Mark: So in your early years of sailing, you sailed a huge number of boats at a very high level?

Steve: Yes, I was the anorak who wanted to sail boats as fast as I could. I sailed two-man boats on gravel pits, which is tight and tactical, and I sailed single-handers and trapeze boats. So whenever I sail a boat now - like when I sail a Laser Radial in big breeze - I try and think of it as a 470 which feels lovely going upwind - it's just like the Laser, where if you hike really hard you almost plane upwind, or at least it feels like you can. So you kind of relate to the different boats you've sailed.

Mark: Which year did you leave the Navy?

Steve: 1995, literally just as the Olympic trials finished. I was on the last couple of days of my eight year short-career commission.

Mark: Did you have an idea at that point that you were going to start up a company or what you were going to do?

Steve: My first priority was to pay the mortgage so my aim was to get a job. I was applying to companies like Marlow Ropes, working on rope development. I'd done a couple of developments during my campaigns where I thought I could improve mainsheet design. I also thought I could do marketing, but if you are a 'systems design engineer', then the industry think of you as a 'systems design engineer!' I applied for a job at Marlow but didn't get an interview. Interestingly about four months later I came up with the idea for Polilite®. I got a company to make it for me by the machine load, which was a pretty ballsy thing to do as you had to order a minimum of 1000 metres of it. I was already importing rope from the USA; 12-braid spectra ropes which I sold to Laser sailors because it worked better on their cunninghams and kicker systems (in those days we had no pulleys). It was called 'Spec12'. In the UK nobody had even seen a hollow 12-braided rope as they were just given normal, traditional things.

Mark: Polilite® was designed as a Laser mainsheet. Why did you decide that Polilite® was better than anything else out there?

Steve: I wanted it to be really stable, because when you let the mainsheet out in a Laser, the first thing you come across is a knot or a twist. I was fairly convinced that you get these twists in the rope because the rope became unstable. If your inner core is the one that takes the load, the outer core can rotate around it, making it unstable. So I filled the rope with a more stretchy centre core. The other part of the theory was that, if you want to fill a bit of a rope with something, you may as well fill it with something that floats. The outer core can be hard-wearing polyester and the core can be a floating more stretchy polypropylene. Between those two that's where we came up with this idea. I remember talking to the rope manufacturer who said, "We don't make ropes that way," and I replied, "I really want you to try one for me because I really think that it is going to work."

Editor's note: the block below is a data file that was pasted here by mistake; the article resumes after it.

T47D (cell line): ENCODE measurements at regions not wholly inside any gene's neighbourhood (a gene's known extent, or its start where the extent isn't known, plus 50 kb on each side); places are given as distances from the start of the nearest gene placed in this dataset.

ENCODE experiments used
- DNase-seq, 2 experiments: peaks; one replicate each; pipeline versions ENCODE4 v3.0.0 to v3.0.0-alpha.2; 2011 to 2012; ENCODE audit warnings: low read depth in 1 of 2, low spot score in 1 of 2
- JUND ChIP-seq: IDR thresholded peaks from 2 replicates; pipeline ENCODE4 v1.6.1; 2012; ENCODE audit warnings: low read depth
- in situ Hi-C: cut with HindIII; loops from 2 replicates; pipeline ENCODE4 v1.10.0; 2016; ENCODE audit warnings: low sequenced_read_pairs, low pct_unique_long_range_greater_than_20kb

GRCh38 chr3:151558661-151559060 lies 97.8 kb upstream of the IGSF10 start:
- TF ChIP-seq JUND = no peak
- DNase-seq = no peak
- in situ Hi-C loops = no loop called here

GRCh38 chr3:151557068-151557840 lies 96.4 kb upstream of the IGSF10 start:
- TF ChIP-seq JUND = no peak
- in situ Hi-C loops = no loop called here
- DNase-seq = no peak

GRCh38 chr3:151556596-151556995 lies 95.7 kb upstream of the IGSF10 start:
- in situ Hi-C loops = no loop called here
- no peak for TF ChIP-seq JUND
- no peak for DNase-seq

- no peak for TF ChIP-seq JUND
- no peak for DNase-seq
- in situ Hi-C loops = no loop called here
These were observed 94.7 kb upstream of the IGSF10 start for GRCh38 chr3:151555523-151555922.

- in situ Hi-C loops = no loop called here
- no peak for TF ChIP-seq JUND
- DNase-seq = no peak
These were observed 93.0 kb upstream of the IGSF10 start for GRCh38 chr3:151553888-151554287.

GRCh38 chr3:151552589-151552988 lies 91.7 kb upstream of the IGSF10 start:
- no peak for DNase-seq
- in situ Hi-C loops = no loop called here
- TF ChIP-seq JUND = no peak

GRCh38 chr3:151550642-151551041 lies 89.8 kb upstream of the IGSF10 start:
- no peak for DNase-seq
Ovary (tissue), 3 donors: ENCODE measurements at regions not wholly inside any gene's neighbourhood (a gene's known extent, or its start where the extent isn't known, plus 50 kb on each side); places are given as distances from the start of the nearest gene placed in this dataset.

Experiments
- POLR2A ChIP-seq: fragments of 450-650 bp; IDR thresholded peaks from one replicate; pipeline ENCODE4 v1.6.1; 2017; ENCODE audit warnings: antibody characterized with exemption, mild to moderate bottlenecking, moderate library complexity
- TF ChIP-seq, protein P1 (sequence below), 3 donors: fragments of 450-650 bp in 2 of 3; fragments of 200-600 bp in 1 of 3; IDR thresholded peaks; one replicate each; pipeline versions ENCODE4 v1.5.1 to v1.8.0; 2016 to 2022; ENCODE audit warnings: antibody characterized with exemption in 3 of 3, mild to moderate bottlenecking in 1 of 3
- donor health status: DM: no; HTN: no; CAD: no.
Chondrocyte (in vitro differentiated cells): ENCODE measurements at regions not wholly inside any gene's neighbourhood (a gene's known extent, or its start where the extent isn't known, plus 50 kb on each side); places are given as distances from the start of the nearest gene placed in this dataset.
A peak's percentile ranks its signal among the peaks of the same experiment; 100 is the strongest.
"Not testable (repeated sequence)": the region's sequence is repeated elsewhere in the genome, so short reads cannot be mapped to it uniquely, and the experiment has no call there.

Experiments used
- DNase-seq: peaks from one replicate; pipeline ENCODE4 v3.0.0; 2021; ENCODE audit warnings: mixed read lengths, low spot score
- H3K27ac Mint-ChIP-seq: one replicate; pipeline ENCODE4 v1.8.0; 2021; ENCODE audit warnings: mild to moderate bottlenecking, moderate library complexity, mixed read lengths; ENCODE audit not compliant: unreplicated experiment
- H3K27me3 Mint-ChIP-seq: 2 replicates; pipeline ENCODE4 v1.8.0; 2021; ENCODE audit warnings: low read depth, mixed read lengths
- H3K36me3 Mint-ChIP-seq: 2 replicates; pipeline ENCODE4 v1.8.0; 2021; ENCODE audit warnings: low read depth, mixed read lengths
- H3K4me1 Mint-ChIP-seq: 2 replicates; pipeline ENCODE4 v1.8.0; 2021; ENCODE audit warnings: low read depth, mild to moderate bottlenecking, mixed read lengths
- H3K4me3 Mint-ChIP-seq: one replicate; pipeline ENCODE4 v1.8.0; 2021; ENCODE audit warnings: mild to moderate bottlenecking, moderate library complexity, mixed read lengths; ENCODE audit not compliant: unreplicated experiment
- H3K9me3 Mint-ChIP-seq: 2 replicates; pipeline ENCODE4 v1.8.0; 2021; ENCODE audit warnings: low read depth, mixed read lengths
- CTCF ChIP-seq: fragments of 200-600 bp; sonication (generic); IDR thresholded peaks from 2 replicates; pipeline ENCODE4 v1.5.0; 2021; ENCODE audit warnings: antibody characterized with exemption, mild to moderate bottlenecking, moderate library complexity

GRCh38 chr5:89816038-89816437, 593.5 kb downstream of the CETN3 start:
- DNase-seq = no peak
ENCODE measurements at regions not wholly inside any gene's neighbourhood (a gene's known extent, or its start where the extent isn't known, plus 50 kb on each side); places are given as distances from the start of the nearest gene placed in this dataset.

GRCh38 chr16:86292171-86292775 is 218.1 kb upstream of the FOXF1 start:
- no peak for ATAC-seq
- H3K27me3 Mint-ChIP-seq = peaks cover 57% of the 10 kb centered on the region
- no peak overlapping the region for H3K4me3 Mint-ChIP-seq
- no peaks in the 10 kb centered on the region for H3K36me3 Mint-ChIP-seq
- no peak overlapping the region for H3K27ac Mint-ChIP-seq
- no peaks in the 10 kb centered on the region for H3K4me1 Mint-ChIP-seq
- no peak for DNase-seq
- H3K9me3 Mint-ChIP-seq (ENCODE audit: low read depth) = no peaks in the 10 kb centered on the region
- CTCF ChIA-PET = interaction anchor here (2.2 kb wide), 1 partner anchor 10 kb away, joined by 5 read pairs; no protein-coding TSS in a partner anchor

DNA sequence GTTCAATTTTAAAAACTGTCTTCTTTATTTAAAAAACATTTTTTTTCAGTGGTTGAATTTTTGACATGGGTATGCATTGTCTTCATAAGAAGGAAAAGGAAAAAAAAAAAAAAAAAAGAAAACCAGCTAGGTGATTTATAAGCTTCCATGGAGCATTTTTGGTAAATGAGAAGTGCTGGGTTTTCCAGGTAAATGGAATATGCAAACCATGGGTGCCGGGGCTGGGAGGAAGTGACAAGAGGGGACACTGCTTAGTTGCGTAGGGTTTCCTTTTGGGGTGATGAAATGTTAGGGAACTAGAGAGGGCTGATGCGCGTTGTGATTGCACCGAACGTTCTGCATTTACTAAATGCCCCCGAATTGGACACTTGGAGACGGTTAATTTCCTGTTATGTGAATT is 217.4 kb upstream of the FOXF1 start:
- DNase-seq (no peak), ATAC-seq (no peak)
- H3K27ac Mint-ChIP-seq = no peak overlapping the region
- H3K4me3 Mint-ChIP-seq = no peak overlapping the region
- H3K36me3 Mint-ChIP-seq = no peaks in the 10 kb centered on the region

I was not enjoying working on the Design Specifications of the next aircraft carrier in my engineering job and was doing some coaching of Europe sailors for the RYA on the side. During this process I had given a couple of Polilite® mainsheets to Robert Scheidt, saying, "give them a go mate, I think you'll find them really interesting."

I later received a fax from Robert thanking me for the mainsheets and asking for six more! I've still got the fax as that was the moment that I thought, 'yes, we can do this, it's going to work'.

Mark: Was that the moment when you decided you could start a business?

Steve: Well, at the time it was like a building block because I was still working, coaching and selling rope. There was a point in late 1998 where I actually decided to coach full time, both on a private basis and for the RYA. I also managed to get a dealership to sell Laser spare parts locally. I was travelling up and down the country coaching at clubs whilst trying to sell rope to dealers and distributors around the world - it was an interesting time. I was also coaching a Belgian Europe sailor for the Olympics in Sydney, which just got too hard being away from my family, so I had to tell her I couldn't coach any more. Suddenly, I found myself in a position to work from home so I had to get on with developing Rooster.

Mark: Is that the moment that Steve Cockerill selling mainsheets and selling Laser sails became Rooster Sailing?

Steve: Yes, I think so. I think I called it Rooster Ropes for a bit and following a conversation with Dave McNamara about logos, he went away and came up with the classic Rooster logo. So that was it, in 1999 I went to the Marine Equipment Trade Show (METS) and worked for free for a guy for the three days; he gave me a metre width to display my items. That metre width featured products from my mainsheet, accessories and stuff. I networked with all the dealers, which was interesting as only 18 months before I had been applying for jobs with the likes of Marlow; suddenly I'm there with a mainsheet that everybody wanted to get their hands on.

Read Part 2 on how Steve grew Rooster Sailing later here!